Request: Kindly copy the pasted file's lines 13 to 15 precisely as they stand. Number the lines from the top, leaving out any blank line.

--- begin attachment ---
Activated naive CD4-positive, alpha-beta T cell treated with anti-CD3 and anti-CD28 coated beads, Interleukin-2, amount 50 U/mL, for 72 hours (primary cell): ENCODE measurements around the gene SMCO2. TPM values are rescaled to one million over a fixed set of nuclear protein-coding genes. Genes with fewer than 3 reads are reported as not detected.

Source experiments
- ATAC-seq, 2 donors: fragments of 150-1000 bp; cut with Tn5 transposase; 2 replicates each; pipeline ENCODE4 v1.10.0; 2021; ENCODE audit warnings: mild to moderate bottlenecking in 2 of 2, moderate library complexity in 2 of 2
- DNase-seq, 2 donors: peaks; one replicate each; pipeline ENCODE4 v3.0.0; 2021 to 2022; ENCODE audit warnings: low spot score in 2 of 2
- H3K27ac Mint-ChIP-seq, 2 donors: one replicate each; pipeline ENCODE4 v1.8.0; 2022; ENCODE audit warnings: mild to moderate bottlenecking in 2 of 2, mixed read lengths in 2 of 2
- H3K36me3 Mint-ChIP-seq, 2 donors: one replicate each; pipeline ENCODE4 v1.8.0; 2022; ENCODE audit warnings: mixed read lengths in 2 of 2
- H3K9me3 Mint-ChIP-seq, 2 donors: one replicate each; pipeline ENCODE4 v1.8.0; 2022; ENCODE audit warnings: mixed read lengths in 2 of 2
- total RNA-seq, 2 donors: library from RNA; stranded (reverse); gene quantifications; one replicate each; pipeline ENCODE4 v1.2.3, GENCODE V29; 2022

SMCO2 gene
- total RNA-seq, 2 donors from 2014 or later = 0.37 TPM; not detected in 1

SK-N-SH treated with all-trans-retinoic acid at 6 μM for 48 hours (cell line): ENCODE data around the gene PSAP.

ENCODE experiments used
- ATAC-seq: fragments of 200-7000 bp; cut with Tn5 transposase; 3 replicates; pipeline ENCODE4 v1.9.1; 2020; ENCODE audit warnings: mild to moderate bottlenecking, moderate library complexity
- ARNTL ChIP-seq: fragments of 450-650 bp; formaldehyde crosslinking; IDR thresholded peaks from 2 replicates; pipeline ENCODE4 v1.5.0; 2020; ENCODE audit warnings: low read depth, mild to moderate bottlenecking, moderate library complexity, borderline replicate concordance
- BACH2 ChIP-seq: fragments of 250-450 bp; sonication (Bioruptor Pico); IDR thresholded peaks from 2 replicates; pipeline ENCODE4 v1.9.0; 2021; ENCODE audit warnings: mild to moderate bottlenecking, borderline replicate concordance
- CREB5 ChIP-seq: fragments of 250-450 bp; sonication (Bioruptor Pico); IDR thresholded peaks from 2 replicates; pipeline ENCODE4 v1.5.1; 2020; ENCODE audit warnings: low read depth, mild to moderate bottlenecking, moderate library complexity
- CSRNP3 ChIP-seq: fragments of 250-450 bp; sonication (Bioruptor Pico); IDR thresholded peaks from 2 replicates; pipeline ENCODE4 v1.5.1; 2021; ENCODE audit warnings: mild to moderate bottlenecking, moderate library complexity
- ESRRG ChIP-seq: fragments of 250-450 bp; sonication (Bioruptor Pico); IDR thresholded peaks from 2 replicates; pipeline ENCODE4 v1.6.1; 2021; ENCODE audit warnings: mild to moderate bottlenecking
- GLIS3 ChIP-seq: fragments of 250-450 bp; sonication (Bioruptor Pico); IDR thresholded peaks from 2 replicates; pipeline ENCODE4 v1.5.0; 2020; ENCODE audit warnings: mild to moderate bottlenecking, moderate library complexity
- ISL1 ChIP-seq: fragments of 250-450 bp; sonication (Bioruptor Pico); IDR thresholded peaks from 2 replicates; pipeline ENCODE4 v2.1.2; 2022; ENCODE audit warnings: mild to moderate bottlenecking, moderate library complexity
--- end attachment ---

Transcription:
- ATAC-seq: fragments of 200-7000 bp; cut with Tn5 transposase; 3 replicates; pipeline ENCODE4 v1.9.1; 2020; ENCODE audit warnings: mild to moderate bottlenecking, moderate library complexity
- ARNTL ChIP-seq: fragments of 450-650 bp; formaldehyde crosslinking; IDR thresholded peaks from 2 replicates; pipeline ENCODE4 v1.5.0; 2020; ENCODE audit warnings: low read depth, mild to moderate bottlenecking, moderate library complexity, borderline replicate concordance
- BACH2 ChIP-seq: fragments of 250-450 bp; sonication (Bioruptor Pico); IDR thresholded peaks from 2 replicates; pipeline ENCODE4 v1.9.0; 2021; ENCODE audit warnings: mild to moderate bottlenecking, borderline replicate concordance